Daylight savings: There’s no spring to my step

By Karyn O'Keeffe 28/09/2012

Most of us don’t look forward to the switch to daylight savings time that will be required on Saturday night. I know I’m not. It’s not just the hour of sleep lost; daylight savings also requires a resetting of our circadian body clock. And this is where things get complicated, because the interaction of the two has follow-on effects in the days following daylight savings.

Daylight savings time is all about shifting our daylight hours so they align optimally with our working day. The upcoming transition to daylight savings time provides a way of shifting our daylight hours to be one hour later. This transition means that we shift our day/night cycle one hour forward in relation to our internal circadian body clock and therefore, to adjust to the new day/night cycle, we need to shunt our circadian clock one hour back. On Saturday night, we are going to lose an hour out of circadian clock’s day. It’s not going to like it.

Studies have shown that on average, we will get about an hour’s less sleep on Saturday night (that is, we don’t tend to strategically make up for missed sleep on that night). Missing out on sleep will help us get to bed an hour earlier on Sunday night and in fact, our bed times seem to adjust quite quickly after the switch to daylight savings time. Consistent sleep loss certainly helps push bed times earlier.

Unfortunately, our circadian body clocks don’t make such a quick adjustment. Because our circadian clocks influence our sleep/wake timing, our sleep structure changes and we often wake earlier than we’d like in the days following the switch to daylight savings time. You may recall me saying in a previous post that our circadian clock prefers to drift later. This means that it is much easier for us shift to our sleep times later, than earlier. There is some variability between individuals but in general, it takes about a week for our wake times to adjust to the new schedule. There is also some evidence to suggest that the shorter the sleep we usually get, the harder it is for us to adjust.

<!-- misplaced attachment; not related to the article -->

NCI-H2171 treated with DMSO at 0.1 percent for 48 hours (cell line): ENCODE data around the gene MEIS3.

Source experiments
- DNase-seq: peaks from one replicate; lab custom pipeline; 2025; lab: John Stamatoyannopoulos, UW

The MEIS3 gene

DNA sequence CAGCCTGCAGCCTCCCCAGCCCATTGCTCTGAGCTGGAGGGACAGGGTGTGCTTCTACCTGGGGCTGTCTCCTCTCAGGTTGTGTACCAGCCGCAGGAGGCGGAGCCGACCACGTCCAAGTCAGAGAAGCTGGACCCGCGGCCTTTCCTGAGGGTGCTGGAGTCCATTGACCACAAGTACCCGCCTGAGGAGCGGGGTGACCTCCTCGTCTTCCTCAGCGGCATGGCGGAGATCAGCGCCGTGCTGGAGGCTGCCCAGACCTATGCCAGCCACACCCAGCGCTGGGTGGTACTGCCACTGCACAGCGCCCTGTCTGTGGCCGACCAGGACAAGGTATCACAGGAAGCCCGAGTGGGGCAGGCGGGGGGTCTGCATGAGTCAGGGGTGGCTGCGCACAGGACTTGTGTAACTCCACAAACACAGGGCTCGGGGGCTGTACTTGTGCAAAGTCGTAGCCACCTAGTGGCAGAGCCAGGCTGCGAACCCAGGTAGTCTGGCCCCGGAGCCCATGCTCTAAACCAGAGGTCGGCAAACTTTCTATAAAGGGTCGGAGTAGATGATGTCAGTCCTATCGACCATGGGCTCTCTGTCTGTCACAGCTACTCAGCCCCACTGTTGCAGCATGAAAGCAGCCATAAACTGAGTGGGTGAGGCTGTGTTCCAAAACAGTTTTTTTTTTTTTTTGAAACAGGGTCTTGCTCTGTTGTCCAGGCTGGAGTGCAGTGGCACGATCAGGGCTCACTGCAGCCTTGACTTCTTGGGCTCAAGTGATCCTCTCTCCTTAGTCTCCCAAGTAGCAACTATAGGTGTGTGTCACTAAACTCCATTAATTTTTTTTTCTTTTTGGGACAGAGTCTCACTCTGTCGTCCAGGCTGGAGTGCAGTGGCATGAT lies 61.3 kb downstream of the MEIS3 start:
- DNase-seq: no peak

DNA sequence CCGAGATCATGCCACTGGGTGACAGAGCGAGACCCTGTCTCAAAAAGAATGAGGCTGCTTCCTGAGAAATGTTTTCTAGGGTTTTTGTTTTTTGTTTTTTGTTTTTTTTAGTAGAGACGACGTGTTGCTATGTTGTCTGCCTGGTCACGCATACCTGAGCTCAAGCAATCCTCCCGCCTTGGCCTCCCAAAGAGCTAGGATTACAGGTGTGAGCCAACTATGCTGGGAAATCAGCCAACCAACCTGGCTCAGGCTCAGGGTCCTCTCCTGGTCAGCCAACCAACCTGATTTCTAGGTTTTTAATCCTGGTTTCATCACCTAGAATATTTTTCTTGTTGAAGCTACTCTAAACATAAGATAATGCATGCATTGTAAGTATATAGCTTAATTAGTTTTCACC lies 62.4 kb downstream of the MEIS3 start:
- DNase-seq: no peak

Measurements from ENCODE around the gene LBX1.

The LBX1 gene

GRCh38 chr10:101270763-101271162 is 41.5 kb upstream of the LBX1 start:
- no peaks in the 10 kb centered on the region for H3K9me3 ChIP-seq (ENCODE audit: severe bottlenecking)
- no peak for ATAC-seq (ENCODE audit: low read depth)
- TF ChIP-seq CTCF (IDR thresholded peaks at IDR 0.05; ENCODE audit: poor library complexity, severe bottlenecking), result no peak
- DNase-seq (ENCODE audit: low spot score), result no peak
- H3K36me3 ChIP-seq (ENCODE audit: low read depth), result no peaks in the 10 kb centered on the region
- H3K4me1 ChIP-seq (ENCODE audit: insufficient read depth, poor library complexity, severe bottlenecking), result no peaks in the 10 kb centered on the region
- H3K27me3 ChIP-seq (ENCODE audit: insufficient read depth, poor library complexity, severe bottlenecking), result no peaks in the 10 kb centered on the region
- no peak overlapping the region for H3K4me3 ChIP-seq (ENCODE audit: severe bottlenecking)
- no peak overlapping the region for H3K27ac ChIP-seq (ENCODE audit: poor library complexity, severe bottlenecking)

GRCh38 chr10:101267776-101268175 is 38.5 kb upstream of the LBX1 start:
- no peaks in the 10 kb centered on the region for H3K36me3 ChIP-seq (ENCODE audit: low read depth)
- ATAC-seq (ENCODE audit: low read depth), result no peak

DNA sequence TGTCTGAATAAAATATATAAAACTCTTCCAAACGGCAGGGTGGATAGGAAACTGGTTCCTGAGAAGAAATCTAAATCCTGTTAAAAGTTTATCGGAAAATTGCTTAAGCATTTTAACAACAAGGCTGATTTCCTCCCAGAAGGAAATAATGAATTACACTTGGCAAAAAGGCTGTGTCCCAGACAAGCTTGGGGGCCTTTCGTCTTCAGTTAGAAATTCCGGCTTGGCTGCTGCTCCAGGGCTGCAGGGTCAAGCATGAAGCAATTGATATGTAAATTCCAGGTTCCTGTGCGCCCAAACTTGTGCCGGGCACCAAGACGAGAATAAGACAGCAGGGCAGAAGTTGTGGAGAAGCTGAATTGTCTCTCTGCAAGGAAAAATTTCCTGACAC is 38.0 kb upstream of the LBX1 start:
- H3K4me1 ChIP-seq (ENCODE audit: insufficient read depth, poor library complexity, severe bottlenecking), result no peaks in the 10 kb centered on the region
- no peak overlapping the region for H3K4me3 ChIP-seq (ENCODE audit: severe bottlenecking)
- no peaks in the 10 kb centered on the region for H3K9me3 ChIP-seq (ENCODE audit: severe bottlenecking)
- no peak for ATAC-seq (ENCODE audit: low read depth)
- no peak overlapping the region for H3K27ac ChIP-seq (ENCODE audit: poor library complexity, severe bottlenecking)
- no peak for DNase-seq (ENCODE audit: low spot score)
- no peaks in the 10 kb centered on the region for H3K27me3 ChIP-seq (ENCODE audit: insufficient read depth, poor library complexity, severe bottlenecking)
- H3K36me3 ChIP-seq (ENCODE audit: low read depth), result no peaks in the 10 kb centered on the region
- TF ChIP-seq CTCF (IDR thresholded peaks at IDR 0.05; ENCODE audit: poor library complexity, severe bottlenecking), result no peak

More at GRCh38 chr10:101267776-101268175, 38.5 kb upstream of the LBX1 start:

While it is clear that there are direct effects on sleep and circadian rhythms resulting from the transition to daylight savings time, there is conflicting evidence about the follow-on effects on waking function. Additionally, studies are not always comparable, with varying classification of degrees and type of accident or injury; and different study populations. That said, the transition to daylight savings time may be associated with increased motor vehicle and workplace accidents, as well as decreased productivity.

So what can you do to minimise the impact of the transition to daylight savings time on your sleep and waking function?

  1. Try to optimise the amount and quality of your sleep in the days leading into daylight savings. Missing out on sleep means you will cope less well. Follow good sleep habits – get a healthy amount of sleep (7-9 hours) at a healthy time of the day; avoid caffeine, nicotine and excessive alcohol; and optimise your bedroom environment.
  2. Try to shift your bed and rise times 15-30 minutes earlier in the days prior to daylight savings.
  3. Expose yourself to sunlight in the mornings leading into daylight savings. Open the curtains in the room you are in. Even better, go for a 20-30 minute walk first thing in the morning (but ensure you don’t cut into your sleep time to do this).